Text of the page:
Stanislaw Burzynski’s Background and Credentials
Stanislaw Burzynski attended the Medical Academy in Lubin, Poland, where he received an M.D. degree in 1967 and a D.Msc. degree in 1968. He underwent specialty training in cancer and completed several residency programs.
In 1970, Dr. Burzynski came to the United States and worked in the department of anesthesiology at Baylor University, Houston, for three years, isolating peptides from rat brains. He got a license to practice medicine in 1973 and, with others, received a three-year grant to study the effect of urinary peptides on the growth of cancer cells in tissue culture. The grant was not renewed.
In 1976 Burzynski announced a theory for the cure of cancer based on his theory that spontaneous regression occurs because natural anticancer peptides, which he named antineoplastons, “normalize” cancer cells. Since urine contains lots of peptides, he concluded that there he would find antineoplastons. Less than one year later, Dr. Burzynski used an extract from human urine (“antineoplaston A”) to treat 21 cancer patients at a clinic he opened. His shingle read, “Stanislaw R. Burzynski, M.D., Ph.D.”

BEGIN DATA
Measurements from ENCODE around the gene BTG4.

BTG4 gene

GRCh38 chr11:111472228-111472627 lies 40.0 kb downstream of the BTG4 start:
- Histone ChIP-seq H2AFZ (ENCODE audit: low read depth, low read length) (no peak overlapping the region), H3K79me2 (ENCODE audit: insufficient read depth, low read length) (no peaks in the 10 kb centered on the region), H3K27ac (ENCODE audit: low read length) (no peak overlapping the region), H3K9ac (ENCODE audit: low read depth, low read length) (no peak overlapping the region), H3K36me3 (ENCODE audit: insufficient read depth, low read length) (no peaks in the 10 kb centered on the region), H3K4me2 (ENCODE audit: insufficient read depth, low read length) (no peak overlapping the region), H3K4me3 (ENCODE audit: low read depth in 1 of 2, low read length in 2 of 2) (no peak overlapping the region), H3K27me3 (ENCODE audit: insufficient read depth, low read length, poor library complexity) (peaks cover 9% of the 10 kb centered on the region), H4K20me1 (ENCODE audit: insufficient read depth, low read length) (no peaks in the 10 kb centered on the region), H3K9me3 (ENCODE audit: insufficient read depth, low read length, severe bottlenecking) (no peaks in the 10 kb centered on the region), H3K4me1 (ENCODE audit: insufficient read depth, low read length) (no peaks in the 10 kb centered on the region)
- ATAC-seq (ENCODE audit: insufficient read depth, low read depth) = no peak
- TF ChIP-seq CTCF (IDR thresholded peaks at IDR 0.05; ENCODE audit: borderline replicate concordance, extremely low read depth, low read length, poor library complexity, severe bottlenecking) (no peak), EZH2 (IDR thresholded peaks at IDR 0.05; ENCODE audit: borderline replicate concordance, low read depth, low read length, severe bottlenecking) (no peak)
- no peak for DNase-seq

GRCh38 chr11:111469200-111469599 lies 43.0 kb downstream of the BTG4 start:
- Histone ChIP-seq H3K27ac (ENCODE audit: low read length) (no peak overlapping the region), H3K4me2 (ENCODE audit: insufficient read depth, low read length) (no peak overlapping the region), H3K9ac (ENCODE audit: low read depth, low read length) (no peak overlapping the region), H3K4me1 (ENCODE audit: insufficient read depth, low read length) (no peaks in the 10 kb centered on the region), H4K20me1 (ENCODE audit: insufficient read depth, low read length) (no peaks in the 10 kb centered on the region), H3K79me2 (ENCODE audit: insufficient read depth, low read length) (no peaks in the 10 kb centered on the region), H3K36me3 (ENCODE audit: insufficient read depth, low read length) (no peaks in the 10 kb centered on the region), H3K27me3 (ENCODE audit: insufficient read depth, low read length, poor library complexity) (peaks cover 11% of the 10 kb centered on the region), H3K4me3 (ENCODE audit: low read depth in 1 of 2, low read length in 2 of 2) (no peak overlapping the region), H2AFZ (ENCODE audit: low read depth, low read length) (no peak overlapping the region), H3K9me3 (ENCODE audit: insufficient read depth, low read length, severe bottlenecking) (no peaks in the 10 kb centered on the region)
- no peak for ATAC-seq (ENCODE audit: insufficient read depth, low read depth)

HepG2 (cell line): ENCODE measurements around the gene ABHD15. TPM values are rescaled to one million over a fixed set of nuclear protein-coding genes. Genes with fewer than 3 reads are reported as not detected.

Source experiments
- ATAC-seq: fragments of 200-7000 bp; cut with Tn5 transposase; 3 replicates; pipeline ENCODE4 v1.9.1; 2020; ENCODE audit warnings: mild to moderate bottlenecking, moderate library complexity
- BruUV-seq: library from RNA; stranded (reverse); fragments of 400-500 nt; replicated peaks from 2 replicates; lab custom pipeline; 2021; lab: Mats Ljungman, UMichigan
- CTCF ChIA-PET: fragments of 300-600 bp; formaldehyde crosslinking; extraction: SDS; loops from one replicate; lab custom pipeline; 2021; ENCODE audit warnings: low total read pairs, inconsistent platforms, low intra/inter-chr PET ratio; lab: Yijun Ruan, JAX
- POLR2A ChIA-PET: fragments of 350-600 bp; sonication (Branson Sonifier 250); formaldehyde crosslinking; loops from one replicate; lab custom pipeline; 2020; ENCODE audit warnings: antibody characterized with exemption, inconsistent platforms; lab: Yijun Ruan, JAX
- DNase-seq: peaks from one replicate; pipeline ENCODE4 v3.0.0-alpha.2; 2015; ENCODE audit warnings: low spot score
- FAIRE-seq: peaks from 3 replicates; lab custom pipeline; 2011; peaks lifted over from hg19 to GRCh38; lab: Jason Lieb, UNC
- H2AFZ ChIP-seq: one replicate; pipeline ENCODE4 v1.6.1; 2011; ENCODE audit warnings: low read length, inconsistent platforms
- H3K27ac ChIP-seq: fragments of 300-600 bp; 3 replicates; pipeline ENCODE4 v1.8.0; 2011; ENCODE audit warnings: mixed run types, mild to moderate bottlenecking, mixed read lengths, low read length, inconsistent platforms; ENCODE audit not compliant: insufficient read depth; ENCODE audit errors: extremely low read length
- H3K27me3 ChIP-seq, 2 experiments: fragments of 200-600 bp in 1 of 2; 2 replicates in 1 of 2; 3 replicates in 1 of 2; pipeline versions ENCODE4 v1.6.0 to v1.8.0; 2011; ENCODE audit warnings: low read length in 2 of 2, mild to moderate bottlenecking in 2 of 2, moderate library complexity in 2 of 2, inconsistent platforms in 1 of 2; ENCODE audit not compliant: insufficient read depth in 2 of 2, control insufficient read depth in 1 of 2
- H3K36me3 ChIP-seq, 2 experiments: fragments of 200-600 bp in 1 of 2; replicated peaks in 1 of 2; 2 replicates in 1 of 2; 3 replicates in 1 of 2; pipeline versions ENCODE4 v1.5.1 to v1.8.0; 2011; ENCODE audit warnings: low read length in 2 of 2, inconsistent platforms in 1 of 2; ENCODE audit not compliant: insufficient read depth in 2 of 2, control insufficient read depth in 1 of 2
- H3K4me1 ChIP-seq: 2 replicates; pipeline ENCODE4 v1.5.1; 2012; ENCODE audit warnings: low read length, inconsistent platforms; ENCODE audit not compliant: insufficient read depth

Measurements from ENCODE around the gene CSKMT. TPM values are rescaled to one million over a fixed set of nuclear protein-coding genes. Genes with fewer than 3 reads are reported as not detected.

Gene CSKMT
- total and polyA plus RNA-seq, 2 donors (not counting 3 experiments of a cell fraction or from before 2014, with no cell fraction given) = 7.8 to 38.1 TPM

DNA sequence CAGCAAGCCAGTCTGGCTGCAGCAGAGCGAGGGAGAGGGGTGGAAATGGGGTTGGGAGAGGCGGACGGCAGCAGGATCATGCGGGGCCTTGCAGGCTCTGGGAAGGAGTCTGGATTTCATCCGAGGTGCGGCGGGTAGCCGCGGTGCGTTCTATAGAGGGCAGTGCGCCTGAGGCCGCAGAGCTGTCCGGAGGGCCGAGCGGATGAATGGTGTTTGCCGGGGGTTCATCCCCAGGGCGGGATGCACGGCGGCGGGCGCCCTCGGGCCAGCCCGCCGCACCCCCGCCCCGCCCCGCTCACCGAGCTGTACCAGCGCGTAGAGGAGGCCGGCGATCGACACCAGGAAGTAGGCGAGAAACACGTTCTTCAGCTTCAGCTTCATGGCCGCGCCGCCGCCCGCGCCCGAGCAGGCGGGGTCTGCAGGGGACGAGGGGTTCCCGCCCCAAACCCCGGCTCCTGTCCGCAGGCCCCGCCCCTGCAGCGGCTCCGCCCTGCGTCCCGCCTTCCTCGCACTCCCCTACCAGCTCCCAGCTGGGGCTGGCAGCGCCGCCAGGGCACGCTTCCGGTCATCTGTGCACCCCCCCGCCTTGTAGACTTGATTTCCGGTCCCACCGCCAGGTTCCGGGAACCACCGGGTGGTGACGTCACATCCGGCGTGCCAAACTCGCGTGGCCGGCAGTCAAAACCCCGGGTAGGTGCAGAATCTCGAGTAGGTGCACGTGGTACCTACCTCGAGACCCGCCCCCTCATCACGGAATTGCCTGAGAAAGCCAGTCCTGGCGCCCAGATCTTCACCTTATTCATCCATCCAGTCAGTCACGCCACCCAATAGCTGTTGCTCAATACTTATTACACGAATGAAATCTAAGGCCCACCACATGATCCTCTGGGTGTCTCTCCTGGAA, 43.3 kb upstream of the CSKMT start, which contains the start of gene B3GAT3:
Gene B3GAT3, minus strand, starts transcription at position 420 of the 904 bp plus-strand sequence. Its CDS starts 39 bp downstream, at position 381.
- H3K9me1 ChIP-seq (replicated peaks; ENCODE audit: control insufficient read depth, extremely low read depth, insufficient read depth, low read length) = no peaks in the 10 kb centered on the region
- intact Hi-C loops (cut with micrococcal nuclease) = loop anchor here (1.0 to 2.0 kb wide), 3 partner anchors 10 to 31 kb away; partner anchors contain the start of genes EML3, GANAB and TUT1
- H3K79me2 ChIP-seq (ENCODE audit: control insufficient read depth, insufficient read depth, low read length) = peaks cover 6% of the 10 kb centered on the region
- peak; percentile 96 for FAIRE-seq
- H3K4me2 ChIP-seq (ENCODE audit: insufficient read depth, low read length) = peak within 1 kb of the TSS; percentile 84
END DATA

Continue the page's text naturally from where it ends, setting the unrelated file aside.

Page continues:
By 1985, Dr. Burzynski was using eight antineoplastons to treat cancer patients. The first five, which were fractions from human urine, he called A-1 through A-5. From A-2 he made A-10, which was insoluble 3-N-phenylacetylamino piperidine 2,6-dione. He said A-10 was the anticancer peptide common to all his urine fractions. He then treated A-10 with alkali, which yielded a soluble product he named AS-2.5. Further treatment of AS-2.5 with alkali yielded a product he called AS-2.1. Dr. Burzynski is currently treating patients with what he calls “AS-2.1” and “A-10.”